DIY Outdoor Kitchen Part 1: It's All About That Base

Plans provided on Lowes website linked below.

I dreamed about an outdoor kitchen for years. I saw those ones from Costco for a couple thousand dollars that were small, but very nice. I never thought about making one of our own. But then, with the help of Pinterest, I discovered some designs that were totally doable. It always seems to start with Pinterest! I am pretty sure Rob hates Pinterest! Haha😂

I found a gorgeous redwood outdoor kitchen shown on the right. I need to find out more and see more angles of it to figure out how this was made. And so the research began.

I searched and searched until I found the origin of the post. It was Lowes!
 Lowes has a "Creative Ideas" section where they post plans to DIY projects. Their plans provide step by step instructions and even measurements along with a cut list. They made it simple to follow along and do it yourself!  Here is the link to the plans so you can see what I mean. 

UPDATE: Lowes removed the plans from their website, so I will post another blog post with screenshot images of the plans! 


Although that kitchen design is gorgeous, we wanted to upgrade it a bit so it fit our backyard space to give it a more custom look. Since Rob is a Land Surveyor, he knows how to use CAD (a computer aided drafting software) and he was able to draft a simple diagram of the dimensions for our new kitchen.  You will notice that our outdoor space turns into a slightly larger version of our original drawing but we will share more about that in part 2 of our post. 😘

  • We went to Lowes and bought all the materials based on the plans to build the base of the kitchen. 
  • The plans called for cedar wood, but in California, redwood is slightly cheaper and I knew it should last just as long so we bought that instead.
  • We bought 4X4 posts for the legs and common redwood picket fence boards for the sides.
  • We cut off the dog-ear part at the top so you would never be able to tell it was a picket fence board. If you went to a wood milling store, they would charge a lot more for a 1 X 5 X 6/8 piece of straight redwood. 
  • We also used douglas fir for the underside of the base (see the lighter parallel wood) since it is much stronger (and cheaper) than redwood and we knew any countertops added could weigh a lot. Douglas fir is not ideal for outdoor use but since it was completely covered by redwood, we aren't too worried about it not withstanding the weather.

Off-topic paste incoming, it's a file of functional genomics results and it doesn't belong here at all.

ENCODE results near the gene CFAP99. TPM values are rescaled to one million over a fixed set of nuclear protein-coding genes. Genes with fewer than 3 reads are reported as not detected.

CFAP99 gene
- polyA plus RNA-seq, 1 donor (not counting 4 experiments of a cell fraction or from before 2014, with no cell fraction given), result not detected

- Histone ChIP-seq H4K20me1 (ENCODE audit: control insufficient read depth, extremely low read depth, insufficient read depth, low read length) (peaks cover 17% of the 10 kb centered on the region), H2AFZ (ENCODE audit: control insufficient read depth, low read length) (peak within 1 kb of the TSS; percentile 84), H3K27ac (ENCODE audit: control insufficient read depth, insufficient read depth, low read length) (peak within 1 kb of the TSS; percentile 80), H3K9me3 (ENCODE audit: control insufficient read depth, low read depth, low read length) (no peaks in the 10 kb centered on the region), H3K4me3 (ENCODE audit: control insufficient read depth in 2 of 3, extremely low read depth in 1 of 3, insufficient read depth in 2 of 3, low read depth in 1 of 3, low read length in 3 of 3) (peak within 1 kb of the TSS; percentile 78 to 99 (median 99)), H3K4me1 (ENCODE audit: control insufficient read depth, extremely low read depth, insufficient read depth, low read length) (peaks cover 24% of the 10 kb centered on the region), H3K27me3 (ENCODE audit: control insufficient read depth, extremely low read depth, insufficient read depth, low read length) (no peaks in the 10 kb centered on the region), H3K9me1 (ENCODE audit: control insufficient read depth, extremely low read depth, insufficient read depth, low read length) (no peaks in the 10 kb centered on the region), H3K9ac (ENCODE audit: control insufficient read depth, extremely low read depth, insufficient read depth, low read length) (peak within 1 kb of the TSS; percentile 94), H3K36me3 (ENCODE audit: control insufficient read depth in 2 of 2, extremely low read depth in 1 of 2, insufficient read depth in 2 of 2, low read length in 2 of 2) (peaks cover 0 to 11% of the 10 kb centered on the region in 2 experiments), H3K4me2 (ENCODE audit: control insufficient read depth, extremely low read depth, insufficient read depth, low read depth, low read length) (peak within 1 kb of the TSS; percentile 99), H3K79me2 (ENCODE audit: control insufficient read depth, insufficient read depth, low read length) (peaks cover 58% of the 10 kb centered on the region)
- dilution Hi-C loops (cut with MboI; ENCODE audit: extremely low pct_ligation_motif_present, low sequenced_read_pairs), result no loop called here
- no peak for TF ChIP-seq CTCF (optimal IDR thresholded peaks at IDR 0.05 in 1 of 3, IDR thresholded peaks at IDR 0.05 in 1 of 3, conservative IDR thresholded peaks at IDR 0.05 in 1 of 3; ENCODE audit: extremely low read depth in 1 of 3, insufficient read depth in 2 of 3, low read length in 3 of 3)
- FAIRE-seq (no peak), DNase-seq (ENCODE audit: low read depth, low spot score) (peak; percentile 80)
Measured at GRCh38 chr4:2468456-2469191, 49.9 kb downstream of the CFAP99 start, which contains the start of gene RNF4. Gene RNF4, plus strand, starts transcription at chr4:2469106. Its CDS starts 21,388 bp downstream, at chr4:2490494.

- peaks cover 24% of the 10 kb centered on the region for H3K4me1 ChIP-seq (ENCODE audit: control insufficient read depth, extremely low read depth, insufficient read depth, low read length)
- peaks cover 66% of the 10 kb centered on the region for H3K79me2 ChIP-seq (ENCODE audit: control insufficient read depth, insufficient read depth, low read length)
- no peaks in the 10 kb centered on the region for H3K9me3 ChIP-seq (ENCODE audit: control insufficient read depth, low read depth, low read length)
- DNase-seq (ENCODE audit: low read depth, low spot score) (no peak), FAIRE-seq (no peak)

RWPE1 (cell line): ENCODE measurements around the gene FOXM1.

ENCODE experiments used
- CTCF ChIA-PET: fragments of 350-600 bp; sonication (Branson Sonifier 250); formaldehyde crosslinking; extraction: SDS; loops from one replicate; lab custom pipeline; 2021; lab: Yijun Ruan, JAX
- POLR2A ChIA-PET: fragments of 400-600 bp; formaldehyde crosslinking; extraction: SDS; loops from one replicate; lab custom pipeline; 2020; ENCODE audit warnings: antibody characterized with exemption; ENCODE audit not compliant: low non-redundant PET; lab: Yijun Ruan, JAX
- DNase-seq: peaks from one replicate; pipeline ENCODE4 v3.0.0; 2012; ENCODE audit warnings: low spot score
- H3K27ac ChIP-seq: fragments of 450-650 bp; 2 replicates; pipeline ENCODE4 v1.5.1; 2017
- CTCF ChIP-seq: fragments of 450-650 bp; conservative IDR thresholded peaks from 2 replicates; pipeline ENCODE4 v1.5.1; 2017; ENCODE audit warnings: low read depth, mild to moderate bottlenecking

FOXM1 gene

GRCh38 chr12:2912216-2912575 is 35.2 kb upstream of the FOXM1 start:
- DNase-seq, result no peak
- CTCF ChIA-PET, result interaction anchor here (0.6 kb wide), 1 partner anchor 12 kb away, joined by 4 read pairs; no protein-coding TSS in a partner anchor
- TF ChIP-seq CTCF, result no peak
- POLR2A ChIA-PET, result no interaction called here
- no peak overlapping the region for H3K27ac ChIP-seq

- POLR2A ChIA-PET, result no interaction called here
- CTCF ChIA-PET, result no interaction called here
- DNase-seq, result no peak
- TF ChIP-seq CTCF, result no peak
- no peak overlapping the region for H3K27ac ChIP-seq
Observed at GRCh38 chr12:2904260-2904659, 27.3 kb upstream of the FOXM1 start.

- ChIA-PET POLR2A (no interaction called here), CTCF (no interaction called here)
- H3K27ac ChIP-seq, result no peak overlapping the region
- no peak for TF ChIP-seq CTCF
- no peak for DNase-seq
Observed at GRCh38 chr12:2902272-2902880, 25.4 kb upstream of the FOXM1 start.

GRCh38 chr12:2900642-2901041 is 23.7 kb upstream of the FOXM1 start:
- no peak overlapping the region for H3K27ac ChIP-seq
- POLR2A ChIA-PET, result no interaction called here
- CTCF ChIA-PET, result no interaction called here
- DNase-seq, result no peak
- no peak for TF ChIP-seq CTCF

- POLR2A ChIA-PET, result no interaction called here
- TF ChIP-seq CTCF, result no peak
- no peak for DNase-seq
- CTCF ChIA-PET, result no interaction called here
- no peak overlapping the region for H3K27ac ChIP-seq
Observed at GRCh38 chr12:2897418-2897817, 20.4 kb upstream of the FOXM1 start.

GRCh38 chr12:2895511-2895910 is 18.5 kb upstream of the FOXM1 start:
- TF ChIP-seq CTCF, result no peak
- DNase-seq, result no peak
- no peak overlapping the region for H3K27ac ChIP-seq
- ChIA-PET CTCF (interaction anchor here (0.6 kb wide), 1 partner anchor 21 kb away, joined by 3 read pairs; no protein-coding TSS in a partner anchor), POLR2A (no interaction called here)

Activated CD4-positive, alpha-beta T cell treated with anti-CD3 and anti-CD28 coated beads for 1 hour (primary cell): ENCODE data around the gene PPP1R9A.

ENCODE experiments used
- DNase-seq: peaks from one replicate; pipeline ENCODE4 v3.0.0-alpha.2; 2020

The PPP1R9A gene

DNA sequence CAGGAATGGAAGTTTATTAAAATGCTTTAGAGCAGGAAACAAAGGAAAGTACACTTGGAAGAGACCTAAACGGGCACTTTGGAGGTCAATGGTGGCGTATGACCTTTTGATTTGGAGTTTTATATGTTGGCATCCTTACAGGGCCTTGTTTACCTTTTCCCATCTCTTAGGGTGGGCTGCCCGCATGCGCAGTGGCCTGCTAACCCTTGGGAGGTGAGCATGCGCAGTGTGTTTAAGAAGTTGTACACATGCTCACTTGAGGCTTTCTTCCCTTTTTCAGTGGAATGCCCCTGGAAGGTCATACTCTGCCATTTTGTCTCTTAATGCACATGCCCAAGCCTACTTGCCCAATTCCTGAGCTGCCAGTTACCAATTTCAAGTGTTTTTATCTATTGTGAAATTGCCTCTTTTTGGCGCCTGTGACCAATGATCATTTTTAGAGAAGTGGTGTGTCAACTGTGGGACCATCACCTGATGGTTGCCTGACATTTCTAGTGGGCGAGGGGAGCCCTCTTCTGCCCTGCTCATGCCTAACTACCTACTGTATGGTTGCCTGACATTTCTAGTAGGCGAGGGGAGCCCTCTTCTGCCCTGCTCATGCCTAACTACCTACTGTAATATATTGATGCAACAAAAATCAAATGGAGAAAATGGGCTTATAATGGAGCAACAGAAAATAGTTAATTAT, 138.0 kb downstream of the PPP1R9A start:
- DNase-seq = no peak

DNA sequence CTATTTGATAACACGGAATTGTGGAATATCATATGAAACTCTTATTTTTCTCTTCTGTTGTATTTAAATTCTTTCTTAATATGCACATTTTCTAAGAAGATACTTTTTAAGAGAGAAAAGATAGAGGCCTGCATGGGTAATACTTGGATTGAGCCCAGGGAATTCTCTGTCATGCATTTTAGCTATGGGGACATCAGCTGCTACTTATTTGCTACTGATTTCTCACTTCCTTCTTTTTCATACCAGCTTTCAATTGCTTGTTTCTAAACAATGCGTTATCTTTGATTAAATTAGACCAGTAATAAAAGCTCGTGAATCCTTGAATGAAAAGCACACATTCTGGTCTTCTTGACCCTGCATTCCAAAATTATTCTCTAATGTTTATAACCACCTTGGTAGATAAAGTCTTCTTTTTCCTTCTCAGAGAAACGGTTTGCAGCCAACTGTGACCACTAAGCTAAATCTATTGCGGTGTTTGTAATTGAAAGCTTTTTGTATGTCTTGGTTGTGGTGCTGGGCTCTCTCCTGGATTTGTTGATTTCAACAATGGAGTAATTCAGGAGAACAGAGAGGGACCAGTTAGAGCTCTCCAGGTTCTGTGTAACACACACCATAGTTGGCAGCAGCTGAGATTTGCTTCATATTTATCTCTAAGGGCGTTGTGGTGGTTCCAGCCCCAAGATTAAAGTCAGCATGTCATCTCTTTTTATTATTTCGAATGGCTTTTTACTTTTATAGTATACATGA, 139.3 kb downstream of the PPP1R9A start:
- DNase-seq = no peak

• We also bought sturdy outdoor screws to screw the base together. This would also help support any weight of the countertop. 

  • Our design was close to the same as the Lowes plan designs but we added an extra section on the end to fit a small outdoor refrigerator. This was a must for it to be a true kitchen! 
  • We also modified the design so that the sides didn't have wood slats going all the way up past the countertop. This would interfere with any plans we had for custom countertops. 
  • We added pocket holes using Kreg Jig to securely hide the screws on the base. If you don't have a Kreg Jig, you could get away with just driving the screws in at an angle. 

  • We cut the dog-ear redwood pickets to size and nailed them in on both sides of the bases using outdoor finishing nails and a brad nailer. 
  • We did the same with the sides of the bases as shown in the picture above and to the right. This gives it a modern clean look! Don't you agree?💗
  • It started to take shape and look like a real kitchen!! Now we had to decide what to do with the countertops. 
  • I loved the idea of live edge wood countertops but this spot of our backyard gets full sun. And the Sacramento summers could easily reach over 100 degrees so it likely wouldn't last long. 
  • Granite could be an option but we had never cut granite and didn't want to have to hire someone to install and fabricate the countertops. This project was going to be 100% DIY.
  • The Lowes design plans used square concrete pavers. This was a good option, but I wanted something more permanent and custom. We were investing some money into this project so we might as well go all the way! Right?!
  • That left concrete. It was durable and we had done concrete driveways and patio expansions before. How hard could it be? 
Stay tuned for our next post, DIY Outdoor Kitchen Part 2: Concrete Countertops!